Hygge, Lagom, Wabi-Sabi: Life Philosophies To Help You Find Harmony

What can these three life philosophies from different countries tell you about how you should approach life?

Mar 20, 2024By Viktoriya Sus, MA Philosophy

hygge lagom wabi sabi


Close your eyes and imagine yourself in a Scandinavian home. The soft glow of candlelight warms you as you curl up on a plush sofa with a mug full of hot cocoa in your hands. This is Hygge, and its essence could not be more simple: to preserve coziness, comfort, and the simplicity of life itself.


Now picture yourself in Sweden. People there live balanced and sustainable lives where they practice Lagom: “not too much, not too little.” Lagom signifies harmony and contentment to find just the right amount within all aspects of their lives.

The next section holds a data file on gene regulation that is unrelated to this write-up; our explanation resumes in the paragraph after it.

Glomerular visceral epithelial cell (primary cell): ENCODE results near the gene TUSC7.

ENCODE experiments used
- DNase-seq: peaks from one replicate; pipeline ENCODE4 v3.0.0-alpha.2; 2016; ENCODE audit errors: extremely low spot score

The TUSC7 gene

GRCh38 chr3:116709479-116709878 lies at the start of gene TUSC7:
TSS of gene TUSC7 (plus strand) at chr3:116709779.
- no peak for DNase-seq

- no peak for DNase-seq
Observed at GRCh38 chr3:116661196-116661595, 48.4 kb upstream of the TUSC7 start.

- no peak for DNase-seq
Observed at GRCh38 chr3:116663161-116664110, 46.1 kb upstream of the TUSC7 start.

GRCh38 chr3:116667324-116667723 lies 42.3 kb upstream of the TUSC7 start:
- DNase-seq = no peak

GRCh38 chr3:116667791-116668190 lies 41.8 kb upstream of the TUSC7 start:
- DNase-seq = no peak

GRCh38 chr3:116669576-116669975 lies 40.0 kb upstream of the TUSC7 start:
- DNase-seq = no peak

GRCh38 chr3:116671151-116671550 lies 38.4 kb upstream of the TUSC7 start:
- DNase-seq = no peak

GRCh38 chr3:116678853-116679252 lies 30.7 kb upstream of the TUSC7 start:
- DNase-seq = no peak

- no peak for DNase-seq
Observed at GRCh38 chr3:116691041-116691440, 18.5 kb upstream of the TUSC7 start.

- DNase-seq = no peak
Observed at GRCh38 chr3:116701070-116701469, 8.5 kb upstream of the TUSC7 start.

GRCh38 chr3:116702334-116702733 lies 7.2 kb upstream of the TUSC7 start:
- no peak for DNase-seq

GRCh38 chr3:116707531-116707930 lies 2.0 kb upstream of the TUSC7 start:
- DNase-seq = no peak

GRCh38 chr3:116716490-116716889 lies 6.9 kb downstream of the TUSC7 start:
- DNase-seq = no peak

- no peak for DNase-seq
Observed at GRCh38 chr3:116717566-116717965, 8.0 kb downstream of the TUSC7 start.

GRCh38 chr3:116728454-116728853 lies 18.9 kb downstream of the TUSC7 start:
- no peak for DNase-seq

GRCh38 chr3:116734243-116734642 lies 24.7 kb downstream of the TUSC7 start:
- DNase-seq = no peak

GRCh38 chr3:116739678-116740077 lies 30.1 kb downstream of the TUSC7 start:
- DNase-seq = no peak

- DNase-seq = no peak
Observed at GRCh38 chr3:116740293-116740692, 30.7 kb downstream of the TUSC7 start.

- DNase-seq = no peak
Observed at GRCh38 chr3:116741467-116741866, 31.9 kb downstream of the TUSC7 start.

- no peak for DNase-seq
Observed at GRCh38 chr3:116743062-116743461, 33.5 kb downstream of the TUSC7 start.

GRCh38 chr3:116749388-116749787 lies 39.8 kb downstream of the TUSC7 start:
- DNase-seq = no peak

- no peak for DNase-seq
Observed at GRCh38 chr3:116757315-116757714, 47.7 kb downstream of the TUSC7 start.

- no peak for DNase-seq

Finally, the journey to Japan. You are surrounded by an environment one might call Wabi-Sabi. Pretty much nothing here is symmetrical or perfect; even the buildings’ outlines are often curving like organic shapes, embracing transience at every turn.


These three philosophies of life—Hygge, Lagom, and Wabi-Sabi—come from different corners of the world but hold a common goal: to help individuals find harmony in their lives amidst the chaos and demands of modern living. So, what can we learn from these philosophies, and how can we incorporate them into our lives?


Hygge as a Philosophy of “Aggressive Modesty”

A Winter Scene with Skaters near a Castle, Hendrick Avercamp, ca. 1608. Source: The National Gallery

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In Danish culture, Hygge is a concept that dates back to the 18th century. Although it is commonly called a Danish word used in daily parlance amongst Danes, its applicability often expands well beyond its literal English translation, which is quite general and common, like ‘comfort’ or ‘coziness.’